Here is what I hear him writing:

Evangelical Christians feel the need to spend so much time and energy talking about and organizing actions with regard to homosexuality because they feel that harm is done to the church when something sinful is treated as if it were holy.

I’m not sure this is a fair statement of what he wrote. In a real conversation, I could ask him. (I have posted a version of this on his blog to try to do just that.) Before I react or respond, I would want to be certain I am hearing him as he intends to be heard.

What do you think? Is this close to what he is trying to say?

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24 thoughts on “An experiment at nonviolent communication

  1. Hi John,

    Great and needed approach to this sort of dialogue. I might modify your summary in one way and qualify it in another…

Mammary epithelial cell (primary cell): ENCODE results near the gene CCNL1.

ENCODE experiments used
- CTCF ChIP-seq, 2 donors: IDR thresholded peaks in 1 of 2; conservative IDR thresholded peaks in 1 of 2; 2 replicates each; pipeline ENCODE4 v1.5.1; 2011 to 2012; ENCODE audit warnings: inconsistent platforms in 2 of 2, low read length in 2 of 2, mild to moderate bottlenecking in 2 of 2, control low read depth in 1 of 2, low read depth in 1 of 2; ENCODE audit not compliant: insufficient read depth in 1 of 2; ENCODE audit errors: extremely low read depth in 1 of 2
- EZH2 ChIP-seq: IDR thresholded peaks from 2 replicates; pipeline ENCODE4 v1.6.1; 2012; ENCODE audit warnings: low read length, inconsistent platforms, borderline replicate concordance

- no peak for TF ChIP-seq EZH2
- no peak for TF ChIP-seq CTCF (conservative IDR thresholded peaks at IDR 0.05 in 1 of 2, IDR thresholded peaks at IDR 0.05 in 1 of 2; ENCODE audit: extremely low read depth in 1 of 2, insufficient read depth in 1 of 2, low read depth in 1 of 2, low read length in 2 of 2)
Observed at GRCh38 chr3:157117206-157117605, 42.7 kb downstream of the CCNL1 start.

Modifiy: I think it’s better to say, “when something sinful is treated as if it were normative.” Tennent mentions a movement from “sin” category to “sacrament” category, but I think that could lead us astray from his more basic concern about moving something from the “sin” category to the “normative, celebrated” category.

    Qualify: Tennent begins by saying, “I want to make a point of clarification about those who may agree that homosexual practice is wrong, but wonder why the church seems to be focused on this particular sin and not others.” So his argument here seems directed toward those who aren’t debating whether homosexual practice is sinful. I think his post would have had to take a different focus if it weren’t addressed to that crowd.